Editorial

Dysfunctional Parliament

| Updated on January 16, 2018 Published on December 16, 2016

Cynical protestations will only contribute to declining public faith in the highest institution of democracy

After BJP veteran LK Advani and President Pranab Mukherjee, it was the turn of Rajya Sabha Chairman Hamid Ansari to speak up of institutional damage once again inflicted on Parliament as it concluded its least productive session in the last 15 years on Friday. The scholarly presiding officer of the House of Elders seems entirely justified when he censures and reminds “all sections” of the House of the critical need to “introspect”. Even a cursory perusal of facts is indicative of the criticality of the reasons for veteran parliamentarians to be so perturbed. Of the eight Bills introduced in this session, only two were passed. Such was the indifference to discuss matters of vital public interest that a critical legislation such as the Taxation Laws (Second Amendment) Bill, 2016 was passed within an hour of it being introduced. The Opposition, which has the solemn task of being the people’s watchdog in Parliament, was apparently content that only two of the total 330 listed questions in the Rajya Sabha were answered orally.

Protestations from the Treasury as well as the Opposition, who routinely blamed each other for the near washout of this session, reflect a dangerous cynicism towards safeguarding the integrity of Parliament. The sound-tracks from both sides are devoid of any concern for declining public trust in the highest people’s forum. Even more disquieting is the structural nature of this cynicism. If the assertions from the Congress that it is the Government that bears the primary responsibility of running the House sounds facetious, just dial back to the last few years of the UPA’s tenure and the then Leader of Opposition in the Rajya Sabha can be heard arguing that “disruption can sometimes produce results that discussion cannot”.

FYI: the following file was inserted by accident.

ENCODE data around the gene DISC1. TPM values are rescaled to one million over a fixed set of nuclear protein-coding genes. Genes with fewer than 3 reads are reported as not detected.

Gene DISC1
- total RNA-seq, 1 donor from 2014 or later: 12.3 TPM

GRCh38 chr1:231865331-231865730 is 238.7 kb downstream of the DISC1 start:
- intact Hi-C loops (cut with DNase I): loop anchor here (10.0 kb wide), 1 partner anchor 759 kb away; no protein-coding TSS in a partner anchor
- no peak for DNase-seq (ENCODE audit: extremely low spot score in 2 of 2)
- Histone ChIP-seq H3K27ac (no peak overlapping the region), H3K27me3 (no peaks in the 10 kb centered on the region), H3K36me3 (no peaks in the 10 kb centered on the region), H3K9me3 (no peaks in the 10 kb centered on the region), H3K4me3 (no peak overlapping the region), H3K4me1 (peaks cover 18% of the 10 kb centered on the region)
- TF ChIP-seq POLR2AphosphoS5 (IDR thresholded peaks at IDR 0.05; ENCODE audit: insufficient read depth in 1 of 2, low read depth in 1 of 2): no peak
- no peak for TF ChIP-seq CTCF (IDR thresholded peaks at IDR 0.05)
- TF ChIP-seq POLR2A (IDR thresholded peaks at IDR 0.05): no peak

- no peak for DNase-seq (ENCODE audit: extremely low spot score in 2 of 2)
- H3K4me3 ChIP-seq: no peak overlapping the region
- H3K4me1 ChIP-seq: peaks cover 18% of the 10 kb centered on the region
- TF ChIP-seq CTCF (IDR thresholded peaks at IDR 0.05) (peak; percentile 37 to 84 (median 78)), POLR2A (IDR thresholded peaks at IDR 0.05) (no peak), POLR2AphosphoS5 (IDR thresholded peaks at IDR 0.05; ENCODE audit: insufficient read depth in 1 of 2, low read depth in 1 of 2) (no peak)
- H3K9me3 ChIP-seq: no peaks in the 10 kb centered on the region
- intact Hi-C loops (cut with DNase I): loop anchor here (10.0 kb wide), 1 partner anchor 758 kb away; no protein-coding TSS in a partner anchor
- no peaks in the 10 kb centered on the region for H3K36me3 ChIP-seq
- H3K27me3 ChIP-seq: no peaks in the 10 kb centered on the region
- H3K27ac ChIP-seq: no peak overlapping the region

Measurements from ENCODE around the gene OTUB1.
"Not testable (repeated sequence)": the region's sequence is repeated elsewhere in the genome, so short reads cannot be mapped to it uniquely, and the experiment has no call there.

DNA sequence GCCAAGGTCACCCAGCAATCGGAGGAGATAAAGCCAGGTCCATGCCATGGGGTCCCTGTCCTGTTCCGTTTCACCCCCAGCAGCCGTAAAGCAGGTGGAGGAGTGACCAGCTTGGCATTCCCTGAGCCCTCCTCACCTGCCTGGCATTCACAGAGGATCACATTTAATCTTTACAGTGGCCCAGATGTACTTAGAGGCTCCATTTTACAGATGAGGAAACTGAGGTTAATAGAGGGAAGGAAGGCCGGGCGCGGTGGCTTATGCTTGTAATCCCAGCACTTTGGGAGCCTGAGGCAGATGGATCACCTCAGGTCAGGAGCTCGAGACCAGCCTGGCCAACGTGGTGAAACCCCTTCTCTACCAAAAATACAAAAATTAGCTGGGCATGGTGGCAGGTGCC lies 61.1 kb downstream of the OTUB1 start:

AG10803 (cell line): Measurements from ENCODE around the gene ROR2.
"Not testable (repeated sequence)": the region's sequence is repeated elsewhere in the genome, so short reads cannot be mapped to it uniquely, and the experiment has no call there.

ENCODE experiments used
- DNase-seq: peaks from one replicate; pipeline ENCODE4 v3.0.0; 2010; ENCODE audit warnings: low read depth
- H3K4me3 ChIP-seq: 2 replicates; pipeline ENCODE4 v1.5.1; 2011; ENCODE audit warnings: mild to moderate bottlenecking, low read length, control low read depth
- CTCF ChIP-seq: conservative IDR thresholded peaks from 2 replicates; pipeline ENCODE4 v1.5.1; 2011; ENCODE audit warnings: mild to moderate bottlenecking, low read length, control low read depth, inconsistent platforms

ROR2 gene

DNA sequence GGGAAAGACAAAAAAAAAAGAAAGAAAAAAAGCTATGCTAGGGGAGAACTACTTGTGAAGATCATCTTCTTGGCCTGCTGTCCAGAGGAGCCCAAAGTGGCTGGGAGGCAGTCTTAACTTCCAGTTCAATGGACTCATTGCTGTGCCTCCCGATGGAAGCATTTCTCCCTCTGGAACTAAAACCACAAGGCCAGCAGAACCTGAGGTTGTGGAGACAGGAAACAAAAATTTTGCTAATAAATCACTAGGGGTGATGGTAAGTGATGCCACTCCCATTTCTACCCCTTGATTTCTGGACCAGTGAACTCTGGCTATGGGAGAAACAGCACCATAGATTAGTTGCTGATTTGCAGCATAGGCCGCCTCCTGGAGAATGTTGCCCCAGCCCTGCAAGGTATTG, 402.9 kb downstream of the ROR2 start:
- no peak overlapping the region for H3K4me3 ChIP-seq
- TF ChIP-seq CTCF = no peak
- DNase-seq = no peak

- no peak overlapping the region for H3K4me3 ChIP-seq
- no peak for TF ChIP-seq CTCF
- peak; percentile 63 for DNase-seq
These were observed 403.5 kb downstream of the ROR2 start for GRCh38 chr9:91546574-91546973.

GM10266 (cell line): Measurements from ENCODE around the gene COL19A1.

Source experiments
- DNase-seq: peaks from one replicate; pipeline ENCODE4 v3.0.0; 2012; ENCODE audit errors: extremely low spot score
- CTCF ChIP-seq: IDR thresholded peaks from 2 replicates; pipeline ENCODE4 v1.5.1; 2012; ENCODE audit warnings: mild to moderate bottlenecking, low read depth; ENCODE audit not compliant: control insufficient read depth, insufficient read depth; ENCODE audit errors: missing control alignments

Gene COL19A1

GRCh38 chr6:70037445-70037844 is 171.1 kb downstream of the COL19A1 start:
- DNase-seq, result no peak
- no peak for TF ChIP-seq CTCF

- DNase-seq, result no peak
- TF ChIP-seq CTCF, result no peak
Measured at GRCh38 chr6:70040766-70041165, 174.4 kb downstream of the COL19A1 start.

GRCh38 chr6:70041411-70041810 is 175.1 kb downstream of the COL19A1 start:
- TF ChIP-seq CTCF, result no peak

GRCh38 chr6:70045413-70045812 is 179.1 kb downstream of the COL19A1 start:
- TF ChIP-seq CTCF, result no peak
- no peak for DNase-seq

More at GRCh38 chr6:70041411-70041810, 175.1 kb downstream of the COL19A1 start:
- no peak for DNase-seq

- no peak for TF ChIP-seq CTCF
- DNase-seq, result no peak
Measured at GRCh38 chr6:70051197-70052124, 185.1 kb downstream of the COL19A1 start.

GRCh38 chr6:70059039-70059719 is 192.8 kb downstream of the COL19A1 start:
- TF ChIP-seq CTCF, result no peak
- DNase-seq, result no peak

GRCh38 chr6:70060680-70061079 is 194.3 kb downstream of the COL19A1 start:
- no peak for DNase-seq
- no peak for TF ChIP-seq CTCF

The political class can hardly complain of the people losing confidence in the institution of Parliament, if it is not allowed to discharge its Constitutional duties. In his condemnation of the Congress, Prime Minister Narendra Modi may want to recall the moment when he touched his forehead to the ground in symbolic salutation when he entered Parliament. The Congress will do well to remember an ailing Jawaharlal Nehru as he braced and made an effort to stand every time he spoke in Parliament as a mark of respect. And to what he said much earlier to the Constituent Assembly in his stirring ‘Tryst with Destiny’ speech: “Freedom and power bring responsibility. That responsibility rests upon this assembly, a sovereign body representing the sovereign people of India”.

Published on December 16, 2016
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